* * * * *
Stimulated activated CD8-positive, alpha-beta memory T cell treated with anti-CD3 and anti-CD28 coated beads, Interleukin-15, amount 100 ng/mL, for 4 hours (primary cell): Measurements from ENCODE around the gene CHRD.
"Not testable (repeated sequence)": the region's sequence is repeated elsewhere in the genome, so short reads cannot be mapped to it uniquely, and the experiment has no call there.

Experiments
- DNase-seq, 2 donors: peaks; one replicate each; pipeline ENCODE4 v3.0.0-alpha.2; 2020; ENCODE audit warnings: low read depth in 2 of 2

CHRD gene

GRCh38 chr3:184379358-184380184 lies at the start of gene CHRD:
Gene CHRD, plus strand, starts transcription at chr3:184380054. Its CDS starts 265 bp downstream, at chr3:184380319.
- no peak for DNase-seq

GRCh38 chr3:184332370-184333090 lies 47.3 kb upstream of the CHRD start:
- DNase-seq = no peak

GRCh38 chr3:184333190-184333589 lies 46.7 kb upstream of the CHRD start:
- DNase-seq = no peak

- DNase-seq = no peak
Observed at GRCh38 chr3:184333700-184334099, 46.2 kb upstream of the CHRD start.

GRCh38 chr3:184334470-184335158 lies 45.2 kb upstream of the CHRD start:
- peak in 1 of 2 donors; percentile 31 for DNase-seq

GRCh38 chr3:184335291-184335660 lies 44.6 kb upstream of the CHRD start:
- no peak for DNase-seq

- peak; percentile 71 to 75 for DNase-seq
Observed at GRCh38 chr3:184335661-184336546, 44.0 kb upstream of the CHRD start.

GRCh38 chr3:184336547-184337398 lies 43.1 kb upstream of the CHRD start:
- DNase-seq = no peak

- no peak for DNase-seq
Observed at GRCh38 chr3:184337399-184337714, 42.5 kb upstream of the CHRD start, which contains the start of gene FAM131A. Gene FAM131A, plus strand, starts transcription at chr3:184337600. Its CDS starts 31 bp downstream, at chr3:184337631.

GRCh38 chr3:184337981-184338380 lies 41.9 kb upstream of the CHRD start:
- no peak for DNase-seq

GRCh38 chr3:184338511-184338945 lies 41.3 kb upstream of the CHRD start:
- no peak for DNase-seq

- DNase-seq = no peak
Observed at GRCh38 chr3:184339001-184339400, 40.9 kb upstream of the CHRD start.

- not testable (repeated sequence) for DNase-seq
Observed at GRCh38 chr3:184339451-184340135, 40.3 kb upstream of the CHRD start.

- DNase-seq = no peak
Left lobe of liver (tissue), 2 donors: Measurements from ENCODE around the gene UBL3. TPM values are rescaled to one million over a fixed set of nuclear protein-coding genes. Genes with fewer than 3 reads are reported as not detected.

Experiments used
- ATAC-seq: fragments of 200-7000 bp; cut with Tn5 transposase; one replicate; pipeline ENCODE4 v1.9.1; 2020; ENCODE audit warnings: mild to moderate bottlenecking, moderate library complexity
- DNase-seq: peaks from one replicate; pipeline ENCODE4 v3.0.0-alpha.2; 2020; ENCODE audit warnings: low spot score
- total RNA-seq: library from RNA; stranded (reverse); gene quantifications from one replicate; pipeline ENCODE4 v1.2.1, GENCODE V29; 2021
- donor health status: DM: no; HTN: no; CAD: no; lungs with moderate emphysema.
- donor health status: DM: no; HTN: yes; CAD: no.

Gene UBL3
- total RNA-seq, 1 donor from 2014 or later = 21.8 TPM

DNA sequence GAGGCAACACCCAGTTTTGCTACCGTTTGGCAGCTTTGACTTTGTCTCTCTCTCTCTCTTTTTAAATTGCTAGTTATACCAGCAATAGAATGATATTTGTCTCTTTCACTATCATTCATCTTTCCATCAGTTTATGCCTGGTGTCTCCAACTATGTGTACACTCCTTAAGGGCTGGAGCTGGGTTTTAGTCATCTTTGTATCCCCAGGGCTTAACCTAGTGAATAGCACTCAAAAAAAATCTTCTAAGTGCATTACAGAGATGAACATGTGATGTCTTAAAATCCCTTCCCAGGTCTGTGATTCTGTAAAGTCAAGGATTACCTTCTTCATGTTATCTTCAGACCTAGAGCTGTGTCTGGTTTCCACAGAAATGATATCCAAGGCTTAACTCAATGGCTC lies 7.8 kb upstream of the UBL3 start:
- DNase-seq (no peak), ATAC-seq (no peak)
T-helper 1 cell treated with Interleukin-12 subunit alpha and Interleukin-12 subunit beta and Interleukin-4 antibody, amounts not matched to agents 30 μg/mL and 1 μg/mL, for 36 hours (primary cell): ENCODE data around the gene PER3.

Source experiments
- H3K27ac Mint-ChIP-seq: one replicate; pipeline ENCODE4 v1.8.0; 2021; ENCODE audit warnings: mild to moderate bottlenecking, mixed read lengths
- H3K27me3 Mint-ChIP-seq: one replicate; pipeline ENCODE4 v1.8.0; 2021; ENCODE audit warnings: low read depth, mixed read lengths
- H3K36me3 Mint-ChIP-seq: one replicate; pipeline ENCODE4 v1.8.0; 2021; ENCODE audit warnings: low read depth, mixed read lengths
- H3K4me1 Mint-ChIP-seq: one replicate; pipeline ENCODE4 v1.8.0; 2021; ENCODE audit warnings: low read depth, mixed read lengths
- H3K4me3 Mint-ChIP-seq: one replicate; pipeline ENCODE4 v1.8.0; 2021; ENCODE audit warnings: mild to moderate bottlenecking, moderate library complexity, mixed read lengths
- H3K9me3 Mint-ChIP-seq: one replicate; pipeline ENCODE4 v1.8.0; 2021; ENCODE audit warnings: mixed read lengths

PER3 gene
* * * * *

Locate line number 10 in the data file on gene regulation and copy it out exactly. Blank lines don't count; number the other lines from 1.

- DNase-seq = no peak